Biography: Frank Thomas

This posting is a stub. You can contribute to this entry by providing information through the comments link at the bottom of this post. Please organize your information following the main category headers below….

Birth/Death

Born: September 5, 1912
Died: September 8, 2004

Occupation/Title

Animator

Bio Summary

Thomas, born in Santa Monica, graduated from Stanford University, where he majored in art, drew cartoons for the school newspaper called Chaparral and other articles which were printed in the San Francisco Chronicle. At Disney, Thomas animated on such memorable characters as Thumper in Bambi, the wicked step mother in Cinderella, the Queen of Hearts in Alice in Wonderland, and Captain Hook in Peter Pan.

After retiring from Disney, both Thomas and Johnston began writing a book about animation titled “Disney Animation: The Illusion of Life” which took 5 years to finish and was published in 1981. It is considered “the bible” among character animators. Thomas was also part of Walt Disney’s “Nine Old Men,” which Disney jokingly dubbed Thomas and other top animators. The phrase derived from a description of the Supreme Court by President Franklin Roosevelt. Thomas also expressed his musical talents as the piano player in the popular jazz group, The Firehouse Five Plus Two formed in 1940s and consisted of mostly Disney animators. Thomas and Johnston were also the title subjects of a heartfelt 1995 feature-length documentary entitled “Frank and Ollie” written and directed by Frank’s son, Ted Thomas.

Early Life/Family

Thomas went to Fresno State College and became president of his sophmore class. At Fresno State, he wrote and directed a film spoofing college life for a school project. The film became a hit in local theaters which earned his school some money and sparked his ambition to get into the arts. He then went to Stanford where he met his best friend Ollie Johnston. After college Thomas and Johnston both came south to attend Chouinard’s Art Institute where they studied with illustrator Pruett Carter.

Education/Training

Career Outline

Comments On Style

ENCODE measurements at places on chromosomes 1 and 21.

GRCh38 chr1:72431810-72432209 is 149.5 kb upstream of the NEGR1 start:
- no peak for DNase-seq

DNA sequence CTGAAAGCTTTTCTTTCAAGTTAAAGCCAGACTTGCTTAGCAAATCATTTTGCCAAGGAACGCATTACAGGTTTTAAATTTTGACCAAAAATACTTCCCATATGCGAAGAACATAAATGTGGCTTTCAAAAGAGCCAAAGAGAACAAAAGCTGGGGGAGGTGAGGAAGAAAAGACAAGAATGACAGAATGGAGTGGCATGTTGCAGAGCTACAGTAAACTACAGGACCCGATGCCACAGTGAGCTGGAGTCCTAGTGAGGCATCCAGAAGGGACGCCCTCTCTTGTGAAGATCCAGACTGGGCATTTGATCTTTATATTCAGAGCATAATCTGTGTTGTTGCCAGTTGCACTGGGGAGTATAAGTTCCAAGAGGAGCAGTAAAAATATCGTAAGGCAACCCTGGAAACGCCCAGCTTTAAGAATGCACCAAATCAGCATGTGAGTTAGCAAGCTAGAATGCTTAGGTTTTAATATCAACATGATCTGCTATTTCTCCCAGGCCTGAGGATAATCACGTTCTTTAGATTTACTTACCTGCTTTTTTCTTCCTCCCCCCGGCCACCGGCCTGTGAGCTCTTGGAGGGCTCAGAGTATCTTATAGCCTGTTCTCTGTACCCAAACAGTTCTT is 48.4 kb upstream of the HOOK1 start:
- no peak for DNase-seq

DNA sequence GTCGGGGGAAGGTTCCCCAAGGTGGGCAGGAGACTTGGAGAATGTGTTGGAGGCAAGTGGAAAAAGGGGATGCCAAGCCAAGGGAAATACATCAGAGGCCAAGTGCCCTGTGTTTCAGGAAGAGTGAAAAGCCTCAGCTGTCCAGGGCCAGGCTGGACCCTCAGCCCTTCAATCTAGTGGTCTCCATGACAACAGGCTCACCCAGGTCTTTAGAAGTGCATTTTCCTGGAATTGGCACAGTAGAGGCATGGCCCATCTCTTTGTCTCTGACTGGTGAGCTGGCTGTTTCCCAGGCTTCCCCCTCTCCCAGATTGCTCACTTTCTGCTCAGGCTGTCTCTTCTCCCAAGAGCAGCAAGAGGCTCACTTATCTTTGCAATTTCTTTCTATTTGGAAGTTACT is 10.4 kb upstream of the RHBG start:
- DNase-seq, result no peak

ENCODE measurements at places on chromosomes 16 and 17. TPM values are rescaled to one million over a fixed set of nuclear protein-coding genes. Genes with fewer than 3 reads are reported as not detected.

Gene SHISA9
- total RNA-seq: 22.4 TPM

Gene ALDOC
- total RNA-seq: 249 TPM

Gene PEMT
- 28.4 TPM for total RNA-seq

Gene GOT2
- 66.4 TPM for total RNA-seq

Influences

Personality

Frank was always planning, keeping everything orderly, even in wild, crazy actions. At Disney, he was very ambitious and was a political player.

Anecdotes

Frank was an assistant animator or in-betweener on “Snow White and the Seven Dwarfs” and was given the job of animating the dwarfs in the scene where they grieve over Snow White’s death, the most crucial and emotional scene in the entire movie. He was never entirely satisfied with it, and the sequence ended up being trimmed.

Miscellaneous

Filmography

Mickey’s Circus (1936) (animator) (uncredited)
Mickey’s Elephant (1936) (animator) (uncredited) 
More Kittens (1936) (animator) 
Little Hiawatha (1937) (animator) (uncredited) 
Snow White and the Seven Dwarfs (1937) (animator: dwarfs) 
Brave Little Tailor (1938) (animator) (uncredited) 
The Practical Pig (1939) (animator) 
The Pointer (1939) (animator) 
Pinocchio (1940) (animation director) (as Franklin Thomas) 
Fantasia (1940) (animator) 
Dumbo (1941) (supervising animator) (uncredited) 
Bambi (1942) (supervising animator) (as Franklin Thomas) 
The Winged Scourge (1943) (animator) (uncredited) 
Education for Death (1943) (animator) (uncredited) The Making of the Nazi (USA: complete title) 
Victory Vehicles (1943) (animator) 
The Three Caballeros (1944) (animator: “The Flying Gauchito”) (as Franklin Thomas) 
Melody Time (1948) (animator: “Johnny Appleseed”) (uncredited) 
The Adventures of Ichabod and Mr. Toad (1949) (directing animator) 
Cinderella (1950) (animator) 
Alice in Wonderland (1951) (directing animator) 
Peter Pan (1953) (directing animator) 
Lady and the Tramp (1955) (directing animator) 
The Legend of Sleepy Hollow (1958) (animator) 
Sleeping Beauty (1959) (directing animator) 
Donald in Mathmagic Land (1959) (animator) (uncredited) 
101 Dalmatians (1961) (directing animator) 
The Sword in the Stone (1963) (directing animator) 
Mary Poppins (1964) (animator) 
The Jungle Book (1967) (directing animator) 
Winnie the Pooh and the Blustery Day (1968) (animator) 
The Aristocats (1970) (animator) 
Robin Hood (1973) (directing animator) (story sequences) 
Winnie the Pooh and Tigger Too! (1974) (supervising animator) 
The Madcap Adventures of Mr. Toad (1975) (animator) 
The Many Adventures of Winnie the Pooh (1977) (animator) 
The Rescuers (1977) (key animator) 
The Fox and the Hound (1981) (supervising animator) 

Actor – filmography 

I Give My Love (1934) (uncredited) …. Art Student
Man at Large (1941) (uncredited) …. Dr. G.G. Cataloni
Saludos Amigos (1942) (uncredited) …. Artist
The Iron Giant (1999) (voice) …. Train Engineer #2
The Incredibles (2004) (voice) …. Additional Voices

Writer – filmography

The Aristocats (1970) 
The Rescuers (1977) (script) 

Honors

Annie Award: Winsor McCay Award 1980

Related Links

FrankAndOllie.com

Bibliographic References

“Walt Disney’s Nine Old Men and the Art of Animation” by John Canemaker
BIO-AAA-541

Contributors To This Listing

Tom Kidd

To make additions or corrections to this listing, please click on COMMENTS below…

Leave a Reply